The SustiNet bill up for public hearing today recommends the state combine several health of its plans into one large organization and to create a new government-run insurance plan for the general public – both as expected.
However, the health care bill also changes the definition of lobbying to allow nonprofits to donate money to the state without triggering the state’s strict lobbying rules.
The SustiNet board – responsible for the recommendations that became the bill now under consideration – had to dance around these rules by allowing nonprofits to pay its consultants directly.
This arrangement also prevented the information from falling under government transparency rules.
Under current state law, lobbyists or organizations that employ them are prohibited from giving gifts to the state.
In 2010, the board received $615,000 from four foundations: $300,000 from the Connecticut Health Foundation, $150,000 from the Universal Health Care Foundation, $90,000 from the Jessie B. Cox Charitable Lead Trust and $75,000 from the Robert Wood Johnson Foundation.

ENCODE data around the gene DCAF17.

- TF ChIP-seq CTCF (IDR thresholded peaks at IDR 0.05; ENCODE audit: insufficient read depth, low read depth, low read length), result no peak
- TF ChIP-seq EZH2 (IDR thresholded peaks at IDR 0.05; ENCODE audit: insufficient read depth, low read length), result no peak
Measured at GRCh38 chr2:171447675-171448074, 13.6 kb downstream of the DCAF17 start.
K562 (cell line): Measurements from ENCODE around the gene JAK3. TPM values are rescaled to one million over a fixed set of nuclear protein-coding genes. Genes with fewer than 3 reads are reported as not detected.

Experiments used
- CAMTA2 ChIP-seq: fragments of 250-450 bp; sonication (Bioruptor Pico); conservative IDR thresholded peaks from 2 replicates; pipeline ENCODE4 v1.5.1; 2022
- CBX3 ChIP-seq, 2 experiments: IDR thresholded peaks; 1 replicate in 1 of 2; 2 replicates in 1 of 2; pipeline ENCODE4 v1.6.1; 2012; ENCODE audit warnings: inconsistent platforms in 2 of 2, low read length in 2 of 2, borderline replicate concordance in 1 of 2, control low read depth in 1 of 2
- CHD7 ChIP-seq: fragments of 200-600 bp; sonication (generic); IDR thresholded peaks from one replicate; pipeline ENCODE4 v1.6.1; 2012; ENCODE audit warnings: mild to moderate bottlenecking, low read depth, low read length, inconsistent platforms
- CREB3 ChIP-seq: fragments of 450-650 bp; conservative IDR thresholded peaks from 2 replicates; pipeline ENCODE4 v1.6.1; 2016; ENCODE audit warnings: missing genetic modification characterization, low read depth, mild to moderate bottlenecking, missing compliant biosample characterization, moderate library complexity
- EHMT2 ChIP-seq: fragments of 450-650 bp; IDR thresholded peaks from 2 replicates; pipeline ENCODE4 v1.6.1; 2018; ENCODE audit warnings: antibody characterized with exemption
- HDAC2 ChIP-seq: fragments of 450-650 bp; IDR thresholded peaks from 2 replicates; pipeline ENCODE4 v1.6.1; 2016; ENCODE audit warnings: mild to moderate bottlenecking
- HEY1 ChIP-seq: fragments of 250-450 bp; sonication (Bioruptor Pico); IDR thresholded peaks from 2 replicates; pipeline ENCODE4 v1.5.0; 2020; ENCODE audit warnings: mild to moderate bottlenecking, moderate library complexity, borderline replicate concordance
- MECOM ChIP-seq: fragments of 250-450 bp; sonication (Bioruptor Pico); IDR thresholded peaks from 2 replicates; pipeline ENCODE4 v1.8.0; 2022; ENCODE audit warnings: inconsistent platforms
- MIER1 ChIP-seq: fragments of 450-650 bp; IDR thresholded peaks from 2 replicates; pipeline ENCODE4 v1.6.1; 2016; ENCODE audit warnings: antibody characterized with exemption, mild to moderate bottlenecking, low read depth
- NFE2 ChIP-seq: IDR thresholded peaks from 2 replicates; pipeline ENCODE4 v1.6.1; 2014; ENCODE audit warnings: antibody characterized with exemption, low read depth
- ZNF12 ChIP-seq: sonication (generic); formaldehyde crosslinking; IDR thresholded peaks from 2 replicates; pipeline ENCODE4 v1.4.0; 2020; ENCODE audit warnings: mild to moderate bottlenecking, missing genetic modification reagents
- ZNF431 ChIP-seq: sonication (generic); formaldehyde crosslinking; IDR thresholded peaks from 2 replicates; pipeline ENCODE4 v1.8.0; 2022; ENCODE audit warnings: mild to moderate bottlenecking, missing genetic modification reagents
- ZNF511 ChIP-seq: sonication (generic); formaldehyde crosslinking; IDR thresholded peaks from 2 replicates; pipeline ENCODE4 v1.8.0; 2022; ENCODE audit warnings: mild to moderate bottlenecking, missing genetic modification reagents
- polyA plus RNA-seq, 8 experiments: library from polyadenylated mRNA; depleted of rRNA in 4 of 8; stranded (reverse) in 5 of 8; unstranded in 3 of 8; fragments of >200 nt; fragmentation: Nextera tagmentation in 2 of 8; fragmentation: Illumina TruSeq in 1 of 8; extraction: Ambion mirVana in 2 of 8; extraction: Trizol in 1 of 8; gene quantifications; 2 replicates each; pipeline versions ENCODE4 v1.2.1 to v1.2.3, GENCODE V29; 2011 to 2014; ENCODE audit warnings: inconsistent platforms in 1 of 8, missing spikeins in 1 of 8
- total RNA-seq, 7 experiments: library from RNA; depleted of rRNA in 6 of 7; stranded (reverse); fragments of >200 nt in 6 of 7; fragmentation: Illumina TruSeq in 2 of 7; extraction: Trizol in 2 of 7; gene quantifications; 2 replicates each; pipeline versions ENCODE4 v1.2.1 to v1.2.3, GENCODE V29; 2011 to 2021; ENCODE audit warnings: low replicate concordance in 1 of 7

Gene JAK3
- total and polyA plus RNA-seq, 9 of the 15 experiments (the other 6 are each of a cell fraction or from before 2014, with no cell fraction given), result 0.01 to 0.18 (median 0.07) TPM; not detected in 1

The Universal Health Care Foundation, based in Meriden, led the lobbying campaign that eventually led to the passage of the first SustiNet bill, which created the SustiNet board. The board in turn completed a study and proposed the bill currently under consideration.
In Section 20, the bill amends state law to read “except that the term ‘lobbying’ does not include…the donation of funds for the furtherance of state work by an entity organized under Section 501(c)(3) of the Internal Revenue Code of 1986, or any subsequent corresponding internal revenue code of the United States, as from time to time amended, to a state agency, board or commission.”
The SustiNet report calls for the newly created authority to “apply for and receive grant funding from private and public sources to support functions consistent with its mission.”